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Tragedy in Florida spurs safety meeting between MSSD and law enforcement

Tragedy in Florida spurs safety meeting between MSSD and law enforcement

By Logan Watson

Ten minutes.
It took less than 10 minutes for one deeply troubled kid to destroy the lives of 31 people and every person they ever knew or loved. At approximately 2:20 p.m. on February 14, a 19-year-old former student walked unchecked into Marjory Stoneman Douglas High School in Parkland, Florida, and took the lives of 17 students and teachers, and wounded 14 more.
In less than 10 minutes, the shooting was over. The killer had disposed of his weapon and blended into the frenzied mob as they desperately tried to escape from one of the few places they should expect to feel safe.
When parents of MSSD students tuned into the national news that night, they were shocked and saddened by the senseless loss of life. Their hearts broke for the families in Parkland, but from deep down, something whispered to them. A voice that echoes from the very core of every parent’s soul; one that can paralyze you with fear as you lie in bed at night.
The voice that reminds you, “That could have been my baby.”
That terrifying realization is one that many Milan police officers and MSSD staff members shared as they witnessed the tragedy in Florida unfold. The following day, Director of Schools Jonathan Criswell scheduled a meeting with law enforcement officials and administrators from each school to review the district’s course of action in the event that a similar attack should take place here in Milan.
“Most of my officers have kids in those schools,” said Milan Police Chief Bobby Sellers. “My kid goes to school here. We are going to so everything in our power to make sure Milan’s schools are safe.”
Fire safety procedures were the main topic of concern, after it was revealed that the Parkland shooter had pulled the fire alarm inside the high school. More than one school shooter has employed that tactic and Director Criswell stressed the importance of having a plan in place at all schools that would determine whether or not there was an actual fire before students were sent out into the hallways.
“We need to get eyes on that area before you send the student body outside,” Criswell told his administrators. Milan High School Principal Greg Scott noted that it would only take 5-8 minutes to identify the source of the fire alarm. Milan Middle School Principal Chris Jones also noted that his members of his staff have been equipped with walkie-talkies and could relay that information back to the administrators quickly.
The panel also discussed the possibility of conducting drills that would not only evacuate the students from the building as if there was a fire, but get them back inside quickly and under lockdown should there be a threat outside. The chaos that would ensue from such a situation posed a concern, but Principal Scott stated that he felt the teachers would maintain control of the situation.
“When something like that is happening, those 25-30 students that you’re in charge of are your world,” Scott said. “If something like that were to happen, we would much rather have a missing kid than the alternative.”
Teachers and staff in the MSSD have already begun to conduct active shooter drills, but Director Criswell took that one step further, suggesting that MPD officers begin conducting active shooter drills with both teachers and students present.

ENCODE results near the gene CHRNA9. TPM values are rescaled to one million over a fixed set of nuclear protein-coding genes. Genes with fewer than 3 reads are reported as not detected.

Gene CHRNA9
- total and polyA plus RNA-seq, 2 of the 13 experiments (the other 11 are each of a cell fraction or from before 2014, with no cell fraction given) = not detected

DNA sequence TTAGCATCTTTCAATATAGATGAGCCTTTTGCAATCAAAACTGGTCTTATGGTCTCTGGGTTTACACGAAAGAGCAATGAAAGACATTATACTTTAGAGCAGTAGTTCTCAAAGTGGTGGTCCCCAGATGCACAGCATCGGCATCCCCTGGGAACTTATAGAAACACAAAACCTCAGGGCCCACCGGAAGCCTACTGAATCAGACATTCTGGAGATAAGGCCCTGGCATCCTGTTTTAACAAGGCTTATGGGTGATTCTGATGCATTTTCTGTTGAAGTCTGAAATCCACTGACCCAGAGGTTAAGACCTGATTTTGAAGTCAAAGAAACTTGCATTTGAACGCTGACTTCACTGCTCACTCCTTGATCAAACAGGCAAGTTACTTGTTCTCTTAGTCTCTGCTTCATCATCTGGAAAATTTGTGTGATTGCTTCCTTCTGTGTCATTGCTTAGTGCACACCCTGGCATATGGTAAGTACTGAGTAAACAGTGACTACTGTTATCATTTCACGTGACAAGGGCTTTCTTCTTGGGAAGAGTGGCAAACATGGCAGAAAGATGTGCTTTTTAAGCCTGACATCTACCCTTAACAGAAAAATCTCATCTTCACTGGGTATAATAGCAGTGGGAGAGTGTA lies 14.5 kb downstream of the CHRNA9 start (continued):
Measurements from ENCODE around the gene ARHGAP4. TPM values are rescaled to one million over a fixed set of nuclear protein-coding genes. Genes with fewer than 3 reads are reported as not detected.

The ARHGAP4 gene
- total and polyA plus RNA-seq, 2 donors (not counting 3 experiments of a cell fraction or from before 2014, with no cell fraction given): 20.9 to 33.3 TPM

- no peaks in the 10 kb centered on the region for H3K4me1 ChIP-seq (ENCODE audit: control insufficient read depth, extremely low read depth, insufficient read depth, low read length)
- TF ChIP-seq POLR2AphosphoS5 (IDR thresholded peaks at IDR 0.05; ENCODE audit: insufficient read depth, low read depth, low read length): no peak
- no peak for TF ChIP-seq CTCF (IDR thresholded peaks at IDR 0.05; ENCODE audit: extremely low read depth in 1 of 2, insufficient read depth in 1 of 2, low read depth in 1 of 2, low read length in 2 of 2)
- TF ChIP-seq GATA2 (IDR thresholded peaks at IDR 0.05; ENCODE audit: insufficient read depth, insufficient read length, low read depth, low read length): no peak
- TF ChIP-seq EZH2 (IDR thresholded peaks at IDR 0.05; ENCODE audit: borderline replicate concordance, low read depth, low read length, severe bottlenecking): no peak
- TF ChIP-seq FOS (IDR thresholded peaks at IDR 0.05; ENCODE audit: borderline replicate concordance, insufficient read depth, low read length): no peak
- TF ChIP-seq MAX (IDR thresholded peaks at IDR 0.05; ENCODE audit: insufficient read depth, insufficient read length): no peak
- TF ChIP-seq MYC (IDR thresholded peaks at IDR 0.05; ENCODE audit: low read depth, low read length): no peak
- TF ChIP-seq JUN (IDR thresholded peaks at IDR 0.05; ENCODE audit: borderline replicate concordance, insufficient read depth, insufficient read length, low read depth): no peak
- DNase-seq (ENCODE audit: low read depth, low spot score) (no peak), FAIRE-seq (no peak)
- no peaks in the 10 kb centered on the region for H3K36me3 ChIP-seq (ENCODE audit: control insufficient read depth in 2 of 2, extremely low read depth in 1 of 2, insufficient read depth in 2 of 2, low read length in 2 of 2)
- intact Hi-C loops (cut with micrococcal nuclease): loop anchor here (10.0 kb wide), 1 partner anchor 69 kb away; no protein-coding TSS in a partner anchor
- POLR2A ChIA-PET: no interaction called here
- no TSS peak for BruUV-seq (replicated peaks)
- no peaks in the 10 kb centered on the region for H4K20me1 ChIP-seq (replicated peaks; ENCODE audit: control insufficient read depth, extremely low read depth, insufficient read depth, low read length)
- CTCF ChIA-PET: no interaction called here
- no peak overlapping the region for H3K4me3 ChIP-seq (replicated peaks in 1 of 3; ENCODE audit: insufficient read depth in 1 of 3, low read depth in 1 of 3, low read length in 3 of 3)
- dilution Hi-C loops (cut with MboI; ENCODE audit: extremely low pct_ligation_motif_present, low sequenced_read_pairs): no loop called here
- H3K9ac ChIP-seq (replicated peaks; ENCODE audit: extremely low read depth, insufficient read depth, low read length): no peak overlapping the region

Principal Scott also stated that the staff at MHS has been running scenarios with his staff involving an unidentified person on campus. Scott stated that staff members from other schools who are not known to the MHS staff have assisted in the drills by attempting to gain access to the schools, and have done so unsuccessfully.
“The office staff knows our students and many of their parents, and I’m confident that we can identify anyone that does not belong on campus,” Scott said.
Transportation and Safety Supervisor Kevin Ellison, who was also in attendance at the meeting, also discussed preparedness should an incident occur while students are on the bus. School Resource Officer Nick Glenn, who is stationed at Milan High School, noted that students have several avenues to contact SROs and the police should they need assistance, but many on the panel felt that it would be worthwhile to train the older students in how and when to contact police. SRO Glenn stated that students would be reminded to use the School Tip Line – 731-388-3385 – should they witness suspicious or potentially threatening activity. Lt. Glenn also noted that the MPD routinely checks its social media accounts, and Chief Sellers stressed that all tips reported through the Milan Police Department’s smartphone app go directly to his cell phone.
The MSSD and the MPD will continue to work together in the coming weeks and throughout the year to make sure that students in all of Milan’s schools are safe and prepared for any and all threats.

SAFETY MEETING – Staff and administrators from the Milan Special School District met with Milan Police Chief Bobby Sellers and School Resource Officer Nick Glenn to discuss safety concerns following the recent school shooting in Parkland, Florida. Pictured are (clockwise from foreground) Director of Schools Jonathan Criswell, Police Chief Bobby Sellers, SRO Nick Glenn, MES Principal Jason Hurt, MHS Principal Greg Scott, MMS Principal Chris Jones and MSSD Transportation and Safety Supervisor Kevin Ellison. Photo by Logan Watson.

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